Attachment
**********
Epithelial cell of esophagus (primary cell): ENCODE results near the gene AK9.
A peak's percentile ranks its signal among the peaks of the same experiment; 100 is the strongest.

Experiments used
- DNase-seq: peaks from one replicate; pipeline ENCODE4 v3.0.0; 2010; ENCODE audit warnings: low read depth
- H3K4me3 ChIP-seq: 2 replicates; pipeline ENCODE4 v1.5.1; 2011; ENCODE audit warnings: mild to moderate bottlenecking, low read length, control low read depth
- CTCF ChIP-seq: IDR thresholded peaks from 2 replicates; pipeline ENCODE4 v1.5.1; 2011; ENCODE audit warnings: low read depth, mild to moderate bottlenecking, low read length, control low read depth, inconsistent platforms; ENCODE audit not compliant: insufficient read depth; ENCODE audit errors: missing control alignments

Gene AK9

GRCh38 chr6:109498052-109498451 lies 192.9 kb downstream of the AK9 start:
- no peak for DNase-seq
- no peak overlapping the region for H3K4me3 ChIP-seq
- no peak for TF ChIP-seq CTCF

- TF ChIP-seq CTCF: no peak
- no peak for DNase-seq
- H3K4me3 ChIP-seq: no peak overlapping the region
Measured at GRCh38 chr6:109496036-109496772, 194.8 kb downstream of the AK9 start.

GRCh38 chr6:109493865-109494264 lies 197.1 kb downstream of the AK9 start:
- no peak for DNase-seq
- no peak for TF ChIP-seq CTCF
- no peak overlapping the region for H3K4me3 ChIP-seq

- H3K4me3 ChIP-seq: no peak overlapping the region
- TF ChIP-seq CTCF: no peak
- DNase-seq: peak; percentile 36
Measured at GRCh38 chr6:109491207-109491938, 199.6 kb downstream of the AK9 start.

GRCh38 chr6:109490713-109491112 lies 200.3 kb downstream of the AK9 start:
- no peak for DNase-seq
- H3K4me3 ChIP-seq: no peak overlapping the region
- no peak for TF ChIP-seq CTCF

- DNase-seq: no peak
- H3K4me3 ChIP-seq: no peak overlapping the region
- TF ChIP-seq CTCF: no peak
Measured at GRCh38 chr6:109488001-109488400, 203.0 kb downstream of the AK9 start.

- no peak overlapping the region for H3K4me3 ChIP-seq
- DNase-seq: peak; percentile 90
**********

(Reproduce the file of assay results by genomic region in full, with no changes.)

Epithelial cell of esophagus (primary cell): ENCODE results near the gene AK9.
A peak's percentile ranks its signal among the peaks of the same experiment; 100 is the strongest.

Experiments used
- DNase-seq: peaks from one replicate; pipeline ENCODE4 v3.0.0; 2010; ENCODE audit warnings: low read depth
- H3K4me3 ChIP-seq: 2 replicates; pipeline ENCODE4 v1.5.1; 2011; ENCODE audit warnings: mild to moderate bottlenecking, low read length, control low read depth
- CTCF ChIP-seq: IDR thresholded peaks from 2 replicates; pipeline ENCODE4 v1.5.1; 2011; ENCODE audit warnings: low read depth, mild to moderate bottlenecking, low read length, control low read depth, inconsistent platforms; ENCODE audit not compliant: insufficient read depth; ENCODE audit errors: missing control alignments

Gene AK9

GRCh38 chr6:109498052-109498451 lies 192.9 kb downstream of the AK9 start:
- no peak for DNase-seq
- no peak overlapping the region for H3K4me3 ChIP-seq
- no peak for TF ChIP-seq CTCF

- TF ChIP-seq CTCF: no peak
- no peak for DNase-seq
- H3K4me3 ChIP-seq: no peak overlapping the region
Measured at GRCh38 chr6:109496036-109496772, 194.8 kb downstream of the AK9 start.

GRCh38 chr6:109493865-109494264 lies 197.1 kb downstream of the AK9 start:
- no peak for DNase-seq
- no peak for TF ChIP-seq CTCF
- no peak overlapping the region for H3K4me3 ChIP-seq

- H3K4me3 ChIP-seq: no peak overlapping the region
- TF ChIP-seq CTCF: no peak
- DNase-seq: peak; percentile 36
Measured at GRCh38 chr6:109491207-109491938, 199.6 kb downstream of the AK9 start.

GRCh38 chr6:109490713-109491112 lies 200.3 kb downstream of the AK9 start:
- no peak for DNase-seq
- H3K4me3 ChIP-seq: no peak overlapping the region
- no peak for TF ChIP-seq CTCF

- DNase-seq: no peak
- H3K4me3 ChIP-seq: no peak overlapping the region
- TF ChIP-seq CTCF: no peak
Measured at GRCh38 chr6:109488001-109488400, 203.0 kb downstream of the AK9 start.

- no peak overlapping the region for H3K4me3 ChIP-seq
- DNase-seq: peak; percentile 90